Voices in Education

Pedagogy Beyond the White Gaze
During a long conversation last winter we (Django Paris and H. Samy Alim) looked to nuance and extend the emerging concept of culturally sustaining pedagogy (CSP). CSP seeks to perpetuate and foster—to sustain—linguistic, literate, and cultural pluralism as part of the democratic project of schooling and as a needed response to demographic and social change. As our conversation deepened that day and in the months that followed, we looked to more explicitly and critically center our notions of teaching and learning with students and communities of color. Here we offer some foundational ideas from our work together (See Paris & Alim, Spring 2014 HER, for a complete rendering of these ideas).

As scholars committed to educational justice, we live, research, and write with the understanding that our languages, literacies, histories, and cultural ways of being as people of color are not pathological. Beginning with this understanding—an understanding fought for across the centuries—allows us to see the fallacy of measuring ourselves and the young people in our communities solely against the White, middle-class norms that continue to dominate notions of educational achievement. Thus, we ask, what if the goal of teaching and learning with youth of color was not ultimately to see how closely students could perform White, middle-class norms, but instead was to explore, honor, extend, and, at times, problematize the cultural practices and knowledges of their communities?

Toni Morrison called out this fallacy brilliantly in a 1998 interview, in which she responded to misguided critiques of her books for not centering on White communities and norms, with the rebuttal, “As though our lives have no meaning and no depth without the White gaze. And I have spent my entire writing life trying to make sure that the White gaze was not the dominant one in any of my books.” What would our pedagogies look like if this gaze weren’t the dominant one? What would liberating ourselves from this gaze and the educational expectations it forwards mean for our abilities to envision new forms of teaching and learning?

Making sure the White gaze isn’t the dominant one in teaching and learning takes us to the edge of approaches to teaching that reposition the cultural practices of communities of color as assets, rather than deficits, in classroom learning (known as asset pedagogies). It is at this edge that we offer culturally sustaining pedagogy (CSP) as a needed way forward in the face of continued pervasive assimilationist, antidemocratic educational practices and policies. CSP extends previous visions of asset pedagogies by demanding explicitly pluralist outcomes that are not centered on White, middle-class, monolingual, and monocultural norms of educational achievement. As we reposition our pedagogies to focus on the practices and knowledges of communities of color, we must do so with the understanding that fostering linguistic and cultural flexibility has become an educational imperative, as multilingualism and multiculturalism are increasingly linked to access and power in a demographically changing nation. At the same time, CSP must resist static, unidirectional notions of culture and race that reinforce traditional versions of difference and (in)equality without attending to the shifting and evolving ways youth of color define themselves and their cultural, racial, and linguistic identities. Finally, CSP must be willing to seriously contend head-on with both the problematic and the many progressive aspects of our communities and the young people they foster.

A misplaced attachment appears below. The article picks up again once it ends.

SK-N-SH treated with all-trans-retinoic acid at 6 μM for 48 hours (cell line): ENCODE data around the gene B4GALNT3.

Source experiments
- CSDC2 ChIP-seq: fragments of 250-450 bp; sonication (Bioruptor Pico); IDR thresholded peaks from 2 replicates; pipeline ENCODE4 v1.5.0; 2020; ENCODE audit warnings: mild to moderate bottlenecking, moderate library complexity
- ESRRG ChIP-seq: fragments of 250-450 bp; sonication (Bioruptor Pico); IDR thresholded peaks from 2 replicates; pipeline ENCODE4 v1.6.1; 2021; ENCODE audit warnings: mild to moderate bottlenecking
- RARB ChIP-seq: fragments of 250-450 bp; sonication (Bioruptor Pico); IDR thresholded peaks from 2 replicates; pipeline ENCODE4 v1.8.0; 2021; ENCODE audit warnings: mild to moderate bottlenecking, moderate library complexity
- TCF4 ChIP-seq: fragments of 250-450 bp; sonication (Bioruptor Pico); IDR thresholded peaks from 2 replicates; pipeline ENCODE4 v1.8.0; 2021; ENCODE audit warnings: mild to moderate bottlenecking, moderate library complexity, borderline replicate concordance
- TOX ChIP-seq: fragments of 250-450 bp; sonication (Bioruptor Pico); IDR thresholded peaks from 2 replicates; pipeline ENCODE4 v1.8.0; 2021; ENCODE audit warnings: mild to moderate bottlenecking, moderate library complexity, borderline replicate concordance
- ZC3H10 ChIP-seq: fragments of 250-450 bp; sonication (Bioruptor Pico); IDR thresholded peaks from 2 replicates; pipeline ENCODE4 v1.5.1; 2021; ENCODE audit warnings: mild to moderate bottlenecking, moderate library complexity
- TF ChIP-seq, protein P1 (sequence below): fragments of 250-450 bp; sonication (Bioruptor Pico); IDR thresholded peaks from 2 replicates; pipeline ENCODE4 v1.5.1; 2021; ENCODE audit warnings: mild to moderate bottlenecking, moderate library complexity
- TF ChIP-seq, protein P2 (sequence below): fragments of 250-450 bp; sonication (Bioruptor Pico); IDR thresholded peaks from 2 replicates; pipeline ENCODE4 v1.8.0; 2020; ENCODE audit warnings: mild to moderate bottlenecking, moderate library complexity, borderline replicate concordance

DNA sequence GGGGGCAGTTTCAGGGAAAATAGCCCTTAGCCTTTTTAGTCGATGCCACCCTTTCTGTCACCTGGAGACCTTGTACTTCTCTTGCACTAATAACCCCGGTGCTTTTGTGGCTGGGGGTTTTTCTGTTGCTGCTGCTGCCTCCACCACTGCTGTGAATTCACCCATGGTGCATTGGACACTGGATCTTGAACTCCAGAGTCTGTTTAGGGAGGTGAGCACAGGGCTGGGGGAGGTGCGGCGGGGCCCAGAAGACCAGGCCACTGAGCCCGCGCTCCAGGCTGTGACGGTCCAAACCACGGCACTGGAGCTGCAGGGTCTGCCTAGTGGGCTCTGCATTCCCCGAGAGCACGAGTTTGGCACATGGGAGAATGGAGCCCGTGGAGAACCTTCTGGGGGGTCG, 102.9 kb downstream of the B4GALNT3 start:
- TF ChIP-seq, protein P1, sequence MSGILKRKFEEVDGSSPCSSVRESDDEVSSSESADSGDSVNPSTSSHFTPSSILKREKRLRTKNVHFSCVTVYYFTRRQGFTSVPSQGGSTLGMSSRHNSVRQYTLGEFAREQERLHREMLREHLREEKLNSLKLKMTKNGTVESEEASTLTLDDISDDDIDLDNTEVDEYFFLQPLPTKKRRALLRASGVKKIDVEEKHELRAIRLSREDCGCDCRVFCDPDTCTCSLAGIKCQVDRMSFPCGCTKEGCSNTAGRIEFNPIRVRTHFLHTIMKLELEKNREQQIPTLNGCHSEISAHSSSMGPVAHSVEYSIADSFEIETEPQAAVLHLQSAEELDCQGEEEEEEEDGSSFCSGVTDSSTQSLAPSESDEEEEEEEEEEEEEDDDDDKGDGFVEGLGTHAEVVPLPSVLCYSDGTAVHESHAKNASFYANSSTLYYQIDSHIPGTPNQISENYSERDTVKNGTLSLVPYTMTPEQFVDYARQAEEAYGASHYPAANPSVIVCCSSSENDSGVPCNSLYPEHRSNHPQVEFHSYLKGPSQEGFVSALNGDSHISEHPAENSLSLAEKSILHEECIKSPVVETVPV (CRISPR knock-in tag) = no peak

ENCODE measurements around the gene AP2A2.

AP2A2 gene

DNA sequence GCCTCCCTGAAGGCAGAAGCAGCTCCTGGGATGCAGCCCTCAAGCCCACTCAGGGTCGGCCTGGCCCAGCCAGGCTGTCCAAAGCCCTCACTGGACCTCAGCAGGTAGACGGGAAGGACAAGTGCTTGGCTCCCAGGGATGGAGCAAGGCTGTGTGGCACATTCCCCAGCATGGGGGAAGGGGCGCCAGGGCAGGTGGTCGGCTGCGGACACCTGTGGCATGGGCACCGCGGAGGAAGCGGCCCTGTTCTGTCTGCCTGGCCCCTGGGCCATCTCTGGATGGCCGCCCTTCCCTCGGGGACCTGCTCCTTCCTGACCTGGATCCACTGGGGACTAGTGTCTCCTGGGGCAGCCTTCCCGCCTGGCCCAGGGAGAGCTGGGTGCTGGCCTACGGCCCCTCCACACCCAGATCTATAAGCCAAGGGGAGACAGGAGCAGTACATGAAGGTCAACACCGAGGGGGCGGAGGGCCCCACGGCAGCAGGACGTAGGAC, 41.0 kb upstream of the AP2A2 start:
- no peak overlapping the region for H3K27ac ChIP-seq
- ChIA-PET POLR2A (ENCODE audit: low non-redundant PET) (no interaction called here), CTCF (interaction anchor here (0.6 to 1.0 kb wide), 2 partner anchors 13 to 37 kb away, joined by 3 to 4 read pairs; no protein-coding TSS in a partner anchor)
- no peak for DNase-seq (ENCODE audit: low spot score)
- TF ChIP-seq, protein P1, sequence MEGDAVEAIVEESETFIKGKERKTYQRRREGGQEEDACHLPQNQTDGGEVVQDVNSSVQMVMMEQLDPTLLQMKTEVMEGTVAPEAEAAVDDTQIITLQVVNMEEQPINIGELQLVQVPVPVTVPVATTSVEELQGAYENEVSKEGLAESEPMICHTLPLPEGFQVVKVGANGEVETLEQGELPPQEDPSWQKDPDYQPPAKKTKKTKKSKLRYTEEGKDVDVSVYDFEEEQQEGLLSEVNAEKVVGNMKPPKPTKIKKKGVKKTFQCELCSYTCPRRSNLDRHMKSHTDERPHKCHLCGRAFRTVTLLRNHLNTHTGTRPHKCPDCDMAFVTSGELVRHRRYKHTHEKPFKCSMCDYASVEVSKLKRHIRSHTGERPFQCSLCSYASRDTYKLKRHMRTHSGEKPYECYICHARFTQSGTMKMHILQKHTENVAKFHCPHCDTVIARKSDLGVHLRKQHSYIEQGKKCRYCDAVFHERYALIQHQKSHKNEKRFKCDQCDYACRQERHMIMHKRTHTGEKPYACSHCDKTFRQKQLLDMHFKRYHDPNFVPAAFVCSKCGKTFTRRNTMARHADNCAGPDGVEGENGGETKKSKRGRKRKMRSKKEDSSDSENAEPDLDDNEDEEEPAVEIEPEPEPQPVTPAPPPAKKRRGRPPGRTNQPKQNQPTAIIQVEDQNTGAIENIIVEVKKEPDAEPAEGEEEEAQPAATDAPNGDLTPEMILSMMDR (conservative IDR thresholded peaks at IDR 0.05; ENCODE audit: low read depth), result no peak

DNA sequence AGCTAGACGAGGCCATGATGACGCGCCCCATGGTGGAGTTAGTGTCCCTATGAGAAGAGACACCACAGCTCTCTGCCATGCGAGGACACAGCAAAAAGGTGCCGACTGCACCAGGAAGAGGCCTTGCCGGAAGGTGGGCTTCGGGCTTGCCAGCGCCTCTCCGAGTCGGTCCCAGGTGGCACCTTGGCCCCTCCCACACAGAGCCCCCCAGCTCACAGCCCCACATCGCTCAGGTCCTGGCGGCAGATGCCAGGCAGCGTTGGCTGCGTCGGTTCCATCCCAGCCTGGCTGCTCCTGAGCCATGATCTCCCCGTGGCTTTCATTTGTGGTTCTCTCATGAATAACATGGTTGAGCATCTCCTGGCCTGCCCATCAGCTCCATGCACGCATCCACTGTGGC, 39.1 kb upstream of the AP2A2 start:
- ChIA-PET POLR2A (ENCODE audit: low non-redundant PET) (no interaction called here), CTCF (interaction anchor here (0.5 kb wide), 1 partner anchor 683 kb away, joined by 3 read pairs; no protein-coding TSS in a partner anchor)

The struggle for educational justice for people of color continues. We are hopeful our current work on CSP will help us all—students, parents, educators, and researchers—take this struggle further, in the full knowledge that our lives have meaning and depth beyond the White gaze.

About the Author: Django Paris is an assistant professor of language and literacy in the Department of Teacher Education at Michigan State University, chair of the National Council of Teachers of English Standing Committee on Research and a member of the American Educational Research Association Social Justice Action Committee. 

H. Samy Alim is an associate professor of education and (by courtesy) anthropology and linguistics at Stanford University, where he directs the Center for Race, Ethnicity, and Language (CREAL), the Institute for Diversity in the Arts (IDA), and African & African American Studies (AAAS).